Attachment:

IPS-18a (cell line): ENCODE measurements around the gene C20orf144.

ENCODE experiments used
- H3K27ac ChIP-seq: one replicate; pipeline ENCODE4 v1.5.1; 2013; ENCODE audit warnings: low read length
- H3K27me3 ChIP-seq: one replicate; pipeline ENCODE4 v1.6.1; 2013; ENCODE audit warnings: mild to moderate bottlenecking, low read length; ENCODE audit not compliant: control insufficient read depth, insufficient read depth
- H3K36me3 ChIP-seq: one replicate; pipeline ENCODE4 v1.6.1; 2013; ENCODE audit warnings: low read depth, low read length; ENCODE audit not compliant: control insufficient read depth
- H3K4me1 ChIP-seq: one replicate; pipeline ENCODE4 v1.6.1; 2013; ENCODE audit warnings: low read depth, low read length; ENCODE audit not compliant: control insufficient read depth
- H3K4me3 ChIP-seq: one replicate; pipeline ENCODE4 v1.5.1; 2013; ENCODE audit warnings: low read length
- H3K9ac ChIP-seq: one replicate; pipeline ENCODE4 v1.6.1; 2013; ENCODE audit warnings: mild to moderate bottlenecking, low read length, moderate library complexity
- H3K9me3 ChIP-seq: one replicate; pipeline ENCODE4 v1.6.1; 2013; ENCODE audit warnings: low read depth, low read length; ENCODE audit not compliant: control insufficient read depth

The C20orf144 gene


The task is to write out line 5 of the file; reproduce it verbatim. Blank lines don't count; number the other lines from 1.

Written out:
- H3K36me3 ChIP-seq: one replicate; pipeline ENCODE4 v1.6.1; 2013; ENCODE audit warnings: low read depth, low read length; ENCODE audit not compliant: control insufficient read depth